Michigan State is coming off the best season in school history, at least since Richard Nixon was serving as President of the United States. After knocking off Ohio State in the Big Ten Championship Game and taking down Pac-12 champion Stanford in the Rose Bowl, the Spartans are now embracing life on top of the Big Ten. This has been a process years in the making under head coach Mark Dantonio, and well deserved. In light of recent developments in Columbus, Michigan State is now entering a brand new season as one of the more popular favorites in the Big Ten.
So how does a program that has at times stumbled when things were going well continue to break that mold and prove they are worthy of the preseason hype? For Dantonio, the responsibility falls on his seniors on the roster.
“I think it is senior leadership, the culture you develop in your group,” Dantonio said Tuesday during the weekly Big Ten coaches conference call. Michigan State returns eight seniors in the starting line-up, along with 10 juniors. Michigan State returns 46 lettermen this fall.
“We’re going to find out how we handle the ultimate success of last year,” Dantonio said. “[At] the same time our enthusiasm has been good, our mindset has been good.”
Michigan State is starting the season with the highest preseason AP ranking since opening the 1967 season ranked third in the nation. The Spartans also have the highest preseason ranking in the coaches poll since 1991, when the poll was first administered. The Spartans open the 2014 season Friday night with the first game against an FCS opponent in school history, Jacksonville State.
Michigan State travels to Oregon in week two.
Ole Miss will be without a starting piece of its defensive puzzle for an extended period of time, both the player and the school revealed Tuesday.
With rumors swirling about his condition, C.J. Johnson confirmed on his personal Twitter account late this morning that he will be undergoing surgery at some point in the not-too-distant future. The linebacker sustained an injury to his left knee in last Saturday’s loss to Florida and did not return to the contest.
Subsequent to that posting, Ole Miss confirmed that Johnson underwent surgery earlier in the day to repair a torn meniscus in his knee. The procedure and rehab will sideline Johnson for a period of 4-6 weeks.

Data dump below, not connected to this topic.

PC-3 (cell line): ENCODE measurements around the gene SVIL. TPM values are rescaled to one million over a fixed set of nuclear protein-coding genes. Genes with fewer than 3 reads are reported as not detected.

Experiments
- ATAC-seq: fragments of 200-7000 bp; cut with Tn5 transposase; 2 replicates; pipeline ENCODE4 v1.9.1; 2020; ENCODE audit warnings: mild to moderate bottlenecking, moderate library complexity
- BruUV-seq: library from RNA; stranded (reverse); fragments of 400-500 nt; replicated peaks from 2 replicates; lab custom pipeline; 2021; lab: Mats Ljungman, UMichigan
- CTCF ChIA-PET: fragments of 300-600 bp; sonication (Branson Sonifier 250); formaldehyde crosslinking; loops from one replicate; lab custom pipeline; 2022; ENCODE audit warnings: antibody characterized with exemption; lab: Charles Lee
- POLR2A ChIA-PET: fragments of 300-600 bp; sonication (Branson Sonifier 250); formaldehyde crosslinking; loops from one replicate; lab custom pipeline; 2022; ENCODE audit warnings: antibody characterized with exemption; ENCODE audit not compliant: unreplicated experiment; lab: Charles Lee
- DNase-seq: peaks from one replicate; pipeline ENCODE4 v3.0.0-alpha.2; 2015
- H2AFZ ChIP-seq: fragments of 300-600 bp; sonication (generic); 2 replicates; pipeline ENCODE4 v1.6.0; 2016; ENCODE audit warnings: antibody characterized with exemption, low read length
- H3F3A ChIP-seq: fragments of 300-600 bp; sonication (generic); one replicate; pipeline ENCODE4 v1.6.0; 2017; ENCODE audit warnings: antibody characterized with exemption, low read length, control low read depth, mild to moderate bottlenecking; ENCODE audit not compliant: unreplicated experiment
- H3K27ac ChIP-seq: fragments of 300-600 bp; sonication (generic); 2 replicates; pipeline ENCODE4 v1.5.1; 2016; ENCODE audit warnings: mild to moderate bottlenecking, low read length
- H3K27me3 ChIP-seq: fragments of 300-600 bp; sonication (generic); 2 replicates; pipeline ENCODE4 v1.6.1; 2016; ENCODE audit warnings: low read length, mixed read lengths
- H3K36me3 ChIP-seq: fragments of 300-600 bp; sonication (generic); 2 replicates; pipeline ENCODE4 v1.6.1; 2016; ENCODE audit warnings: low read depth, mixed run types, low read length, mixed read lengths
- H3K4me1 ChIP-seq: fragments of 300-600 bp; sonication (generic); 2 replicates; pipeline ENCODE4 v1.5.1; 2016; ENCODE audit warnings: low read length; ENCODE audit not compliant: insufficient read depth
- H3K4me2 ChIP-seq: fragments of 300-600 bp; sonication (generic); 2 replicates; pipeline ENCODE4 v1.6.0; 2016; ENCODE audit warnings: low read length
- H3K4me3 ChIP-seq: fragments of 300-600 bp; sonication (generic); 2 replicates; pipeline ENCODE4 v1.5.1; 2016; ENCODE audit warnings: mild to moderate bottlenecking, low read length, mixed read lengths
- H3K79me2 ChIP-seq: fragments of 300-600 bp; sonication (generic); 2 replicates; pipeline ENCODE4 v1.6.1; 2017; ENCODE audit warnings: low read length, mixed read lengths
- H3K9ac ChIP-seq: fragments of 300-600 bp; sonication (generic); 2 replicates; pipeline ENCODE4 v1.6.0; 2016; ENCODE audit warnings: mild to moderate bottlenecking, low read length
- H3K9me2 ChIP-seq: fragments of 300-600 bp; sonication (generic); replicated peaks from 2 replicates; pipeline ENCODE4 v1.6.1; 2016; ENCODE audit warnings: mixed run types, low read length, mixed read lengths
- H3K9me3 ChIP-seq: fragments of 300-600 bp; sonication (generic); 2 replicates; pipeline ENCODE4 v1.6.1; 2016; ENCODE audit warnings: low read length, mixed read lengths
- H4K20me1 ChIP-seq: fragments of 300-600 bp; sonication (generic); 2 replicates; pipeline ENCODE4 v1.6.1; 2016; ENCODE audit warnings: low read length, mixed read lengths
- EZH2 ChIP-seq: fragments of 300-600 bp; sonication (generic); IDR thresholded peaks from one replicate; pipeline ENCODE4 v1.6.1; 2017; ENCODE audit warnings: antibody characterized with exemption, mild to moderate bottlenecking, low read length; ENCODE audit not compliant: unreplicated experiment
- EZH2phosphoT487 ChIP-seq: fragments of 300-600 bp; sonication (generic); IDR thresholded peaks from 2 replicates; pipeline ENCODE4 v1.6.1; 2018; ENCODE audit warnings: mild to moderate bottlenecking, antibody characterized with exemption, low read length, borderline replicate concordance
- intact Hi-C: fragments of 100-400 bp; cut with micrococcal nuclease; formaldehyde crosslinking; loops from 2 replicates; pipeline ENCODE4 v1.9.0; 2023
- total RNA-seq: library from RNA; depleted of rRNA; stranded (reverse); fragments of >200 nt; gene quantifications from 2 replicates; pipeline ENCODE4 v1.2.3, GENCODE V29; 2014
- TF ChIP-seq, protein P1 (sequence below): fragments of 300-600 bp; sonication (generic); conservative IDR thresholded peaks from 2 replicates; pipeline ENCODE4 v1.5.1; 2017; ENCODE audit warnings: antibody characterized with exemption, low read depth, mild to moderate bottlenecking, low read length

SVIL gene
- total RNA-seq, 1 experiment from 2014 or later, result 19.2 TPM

At the low-end of the prognosis, Johnson would miss the next four games — New Mexico State, Memphis, Texas A&M, Auburn — and return for the Nov. 7 game against Arkansas. The high-end would have him sidelined until the regular-season finale against Mississippi State.
Johnson had started all five games at middle linebacker for the Rebels. He started 26 games at defensive end the past three years before moving to linebacker.
Already in the crosshairs for his 2-3 team’s late-game failures, Butch Jones now finds himself under increasing scrutiny for something that allegedly happened a couple of months ago.
The website Gridiron.com, which features such respected journalists Tony Barnhart and Mike Huguenin among others, reported earlier today that the Tennessee head coach was involved in what was described as a “physical altercation” with senior offensive lineman Mack Crowder during summer camp this past August. The source close to the program added that practice film that day captured the alleged incident, although it’s unclear if that tapes still exists.
From the site’s report:
The incident occurred during fall camp, about the time that news started to come out about a few offensive linemen who were considering stepping away from the program. Crowder walked off the practice field one day and missed a day or two of practice, and Brett Kendrick and Dylan Wiesman were said to be contemplating their futures. Sources say the players’ actions stemmed from an incident between Jones and Crowder.
The website also made a Freedom of Information request seeking any correspondence between the university and the Crowder family be turned over, but writes that UT “administrators said any sort of letter or correspondence that may or may not have happened was covered under the Family Educational Rights and Privacy Act.”
Monday, Jones labeled what began as message-board speculation that he had struck one of his Vols players as “absolutely ridiculous.” The Knoxville News Sentinel contacted Crowder’s father, with the paper writing that “he had no comment and did not want to give validation to message boards.”
At least publicly, the university has yet to address the allegations. Jones will get yet another chance to address the speculation with the media in the very near future.